THE ONLY REALITY IS BRAHMAN.The following passages from the Bhagavad-Gîtâ: ‘I am the Self dwelling within all beings’ (X, 20); ‘Know me to be the soul within all bodies’ (XIII, 2); ‘Being there is none, movable or immovable, which is without me’ (X, 39).–All these and other texts, the purport of which clearly is instruction as to the essential nature of things, declare that Brahman only, i.e. non-differenced pure intelligence is real, while everything else is false.

The appearance of plurality is due to avidyâ.

Avidyâ is put an end to by true Knowledge.

Scripture is of greater force than Perception

The texts which represent Brahman as devoid of qualities have greater force

Perception reveals to us non-differenced substance only

Difference–bheda–does not admit of logical definition

Being and consciousness are one. Consciousness is svayamprakâsa

.Consciousness is eternal and incapable of change

The apparent difference between Consciousness and the conscious subject is due to the unreal ahamkâra..

As the outcome of all this, we sum up our view as follows.–Eternal, absolutely non-changing consciousness, whose nature is pure non-differenced intelligence, free from all distinction whatever, owing to error illusorily manifests itself (vivarttate) as broken up into manifold distinctions–knowing subjects, objects of knowledge, acts of knowledge.


This entire theory rests on a fictitious foundation of altogether hollow and vicious arguments, incapable of being stated in definite logical alternatives, and devised by men who are destitute of those particular qualities which cause individuals to be chosen by the Supreme Person revealed in the Upanishads; whose intellects are darkened by the impression of beginningless evil; and who thus have no insight into the nature of words and sentences, into the real purport conveyed by them, and into the procedure of sound argumentation, with all its methods depending on perception and the other instruments of right knowledge. The theory therefore must needs be rejected by all those who, through texts, perception and the other means of knowledge–assisted by sound reasoning–have an insight into the true nature of things.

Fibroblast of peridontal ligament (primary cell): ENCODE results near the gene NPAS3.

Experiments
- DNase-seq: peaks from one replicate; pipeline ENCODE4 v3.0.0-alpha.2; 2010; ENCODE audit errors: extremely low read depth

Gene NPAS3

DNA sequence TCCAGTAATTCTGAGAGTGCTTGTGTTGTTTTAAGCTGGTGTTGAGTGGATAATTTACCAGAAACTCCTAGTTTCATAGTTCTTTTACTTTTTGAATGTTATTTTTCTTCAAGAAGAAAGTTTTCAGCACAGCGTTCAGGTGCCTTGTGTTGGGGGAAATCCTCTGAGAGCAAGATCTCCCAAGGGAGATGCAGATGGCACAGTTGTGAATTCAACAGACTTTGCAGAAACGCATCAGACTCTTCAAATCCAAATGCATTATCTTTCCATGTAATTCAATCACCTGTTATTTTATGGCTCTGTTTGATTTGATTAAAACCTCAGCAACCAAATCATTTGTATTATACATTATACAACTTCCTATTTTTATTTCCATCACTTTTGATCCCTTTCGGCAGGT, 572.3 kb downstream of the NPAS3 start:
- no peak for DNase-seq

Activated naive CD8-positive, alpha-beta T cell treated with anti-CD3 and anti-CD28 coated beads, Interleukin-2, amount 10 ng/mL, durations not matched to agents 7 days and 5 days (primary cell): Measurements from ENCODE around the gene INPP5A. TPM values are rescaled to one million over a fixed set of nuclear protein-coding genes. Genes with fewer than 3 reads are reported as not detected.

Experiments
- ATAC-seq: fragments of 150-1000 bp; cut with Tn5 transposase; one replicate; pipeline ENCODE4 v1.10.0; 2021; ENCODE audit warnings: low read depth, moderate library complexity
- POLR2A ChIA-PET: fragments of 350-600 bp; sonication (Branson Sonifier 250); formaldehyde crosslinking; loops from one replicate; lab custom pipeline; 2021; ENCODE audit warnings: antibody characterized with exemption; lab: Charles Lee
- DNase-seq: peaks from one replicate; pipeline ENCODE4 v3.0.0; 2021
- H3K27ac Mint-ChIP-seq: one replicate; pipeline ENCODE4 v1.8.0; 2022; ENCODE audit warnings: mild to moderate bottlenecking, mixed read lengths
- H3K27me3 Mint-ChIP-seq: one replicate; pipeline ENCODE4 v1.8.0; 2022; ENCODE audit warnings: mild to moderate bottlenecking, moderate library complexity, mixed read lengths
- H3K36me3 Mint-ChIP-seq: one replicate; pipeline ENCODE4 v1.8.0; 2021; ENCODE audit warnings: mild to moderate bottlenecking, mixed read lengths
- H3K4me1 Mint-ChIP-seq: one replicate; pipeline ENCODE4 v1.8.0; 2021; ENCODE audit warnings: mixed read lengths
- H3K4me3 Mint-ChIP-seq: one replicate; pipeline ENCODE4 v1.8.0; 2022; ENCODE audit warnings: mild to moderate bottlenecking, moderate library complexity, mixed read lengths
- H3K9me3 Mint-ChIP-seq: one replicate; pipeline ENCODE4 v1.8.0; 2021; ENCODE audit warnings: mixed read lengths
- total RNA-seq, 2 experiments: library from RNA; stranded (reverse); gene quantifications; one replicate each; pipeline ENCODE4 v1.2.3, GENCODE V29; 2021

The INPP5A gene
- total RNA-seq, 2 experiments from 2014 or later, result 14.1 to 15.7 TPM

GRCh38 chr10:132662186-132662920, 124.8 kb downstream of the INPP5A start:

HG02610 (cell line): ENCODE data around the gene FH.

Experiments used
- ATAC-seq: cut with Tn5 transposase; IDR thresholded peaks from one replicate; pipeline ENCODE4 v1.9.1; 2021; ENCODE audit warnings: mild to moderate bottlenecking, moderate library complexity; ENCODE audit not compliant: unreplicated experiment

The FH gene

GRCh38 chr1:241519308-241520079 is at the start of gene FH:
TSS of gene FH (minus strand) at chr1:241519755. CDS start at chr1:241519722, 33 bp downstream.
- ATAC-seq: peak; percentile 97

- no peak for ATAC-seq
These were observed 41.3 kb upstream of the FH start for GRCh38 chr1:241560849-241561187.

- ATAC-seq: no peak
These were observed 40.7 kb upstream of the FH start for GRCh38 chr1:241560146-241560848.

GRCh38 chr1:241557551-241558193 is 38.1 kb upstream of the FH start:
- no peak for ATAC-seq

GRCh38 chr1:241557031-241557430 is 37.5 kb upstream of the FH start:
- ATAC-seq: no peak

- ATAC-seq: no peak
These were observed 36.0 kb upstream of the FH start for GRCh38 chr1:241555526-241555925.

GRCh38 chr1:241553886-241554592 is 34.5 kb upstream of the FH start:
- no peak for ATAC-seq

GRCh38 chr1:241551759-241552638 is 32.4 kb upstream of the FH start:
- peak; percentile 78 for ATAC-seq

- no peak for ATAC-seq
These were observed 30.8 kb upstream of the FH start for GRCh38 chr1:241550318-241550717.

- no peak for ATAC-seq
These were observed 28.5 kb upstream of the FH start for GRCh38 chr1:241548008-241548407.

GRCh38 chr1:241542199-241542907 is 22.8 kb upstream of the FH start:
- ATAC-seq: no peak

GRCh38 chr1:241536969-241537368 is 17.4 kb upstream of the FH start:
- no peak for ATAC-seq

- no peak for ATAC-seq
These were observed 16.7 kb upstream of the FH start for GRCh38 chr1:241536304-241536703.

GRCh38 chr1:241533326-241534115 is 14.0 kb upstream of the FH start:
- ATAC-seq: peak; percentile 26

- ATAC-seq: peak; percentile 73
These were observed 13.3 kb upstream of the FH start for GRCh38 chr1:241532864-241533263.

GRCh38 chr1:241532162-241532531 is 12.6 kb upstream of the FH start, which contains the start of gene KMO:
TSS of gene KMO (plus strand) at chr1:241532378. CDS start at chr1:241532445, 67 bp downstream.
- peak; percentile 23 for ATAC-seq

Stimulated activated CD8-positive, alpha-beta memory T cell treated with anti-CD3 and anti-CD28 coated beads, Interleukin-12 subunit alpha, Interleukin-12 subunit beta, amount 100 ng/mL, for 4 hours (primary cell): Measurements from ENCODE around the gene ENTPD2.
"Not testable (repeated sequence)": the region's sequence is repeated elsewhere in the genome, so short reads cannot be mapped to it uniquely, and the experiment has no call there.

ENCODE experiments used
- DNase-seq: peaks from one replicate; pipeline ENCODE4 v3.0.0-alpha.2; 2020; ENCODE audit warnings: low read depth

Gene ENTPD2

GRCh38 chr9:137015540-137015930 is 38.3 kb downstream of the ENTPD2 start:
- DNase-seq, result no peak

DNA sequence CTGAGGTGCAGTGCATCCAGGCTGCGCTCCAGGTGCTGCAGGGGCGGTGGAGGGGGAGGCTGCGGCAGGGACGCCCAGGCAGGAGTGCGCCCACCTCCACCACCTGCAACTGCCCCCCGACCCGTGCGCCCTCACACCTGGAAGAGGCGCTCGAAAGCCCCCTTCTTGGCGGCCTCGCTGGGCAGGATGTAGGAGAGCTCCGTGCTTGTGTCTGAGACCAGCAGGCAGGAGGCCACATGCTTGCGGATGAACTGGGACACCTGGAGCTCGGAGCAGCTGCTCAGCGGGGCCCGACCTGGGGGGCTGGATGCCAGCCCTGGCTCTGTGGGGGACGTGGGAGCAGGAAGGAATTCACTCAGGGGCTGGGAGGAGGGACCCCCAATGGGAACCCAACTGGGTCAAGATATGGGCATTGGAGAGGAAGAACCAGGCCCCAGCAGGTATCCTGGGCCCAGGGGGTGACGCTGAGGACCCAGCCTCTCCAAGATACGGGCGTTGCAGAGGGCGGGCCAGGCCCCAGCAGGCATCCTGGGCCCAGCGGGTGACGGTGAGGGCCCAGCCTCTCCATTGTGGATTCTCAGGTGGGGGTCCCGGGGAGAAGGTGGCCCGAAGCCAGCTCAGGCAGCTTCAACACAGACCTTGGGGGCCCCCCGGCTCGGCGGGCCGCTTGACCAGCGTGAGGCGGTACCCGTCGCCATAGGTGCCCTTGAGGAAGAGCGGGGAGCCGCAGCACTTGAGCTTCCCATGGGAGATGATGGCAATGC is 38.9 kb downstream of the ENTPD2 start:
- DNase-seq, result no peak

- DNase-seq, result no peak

There is no proof of non-differenced substance.Sabda proves difference

Pratyaksha–even of the nirvikalpaka kind–proves difference.The bhedâbheda view is untenableInference also teaches differencePerception does not reveal mere being

Plurality is not unreal.

Being and consciousness are not one.

Hence mere Being does not alone constitute reality. And as the distinction between consciousness and its objects–which rests just on this relation of object and that for which the object is–is proved by perception, the assertion that only consciousness has real existence is also disposed of.

ஸ்ரீ ஸ்ருதி பிரகாசர் திருவடிகளே சரணம்
பெரிய பெருமாள் பெரிய பிராட்டியார் ஆண்டாள் ஆழ்வார் எம்பெருமானார் ஜீயர் திருவடிகளே சரணம்